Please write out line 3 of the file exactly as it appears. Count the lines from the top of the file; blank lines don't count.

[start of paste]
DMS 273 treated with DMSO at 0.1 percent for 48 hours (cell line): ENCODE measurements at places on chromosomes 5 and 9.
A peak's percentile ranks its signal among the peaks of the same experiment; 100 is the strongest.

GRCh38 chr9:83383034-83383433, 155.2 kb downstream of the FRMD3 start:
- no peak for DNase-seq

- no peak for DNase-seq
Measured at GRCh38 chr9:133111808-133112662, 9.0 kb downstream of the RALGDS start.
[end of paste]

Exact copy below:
GRCh38 chr9:83383034-83383433, 155.2 kb downstream of the FRMD3 start: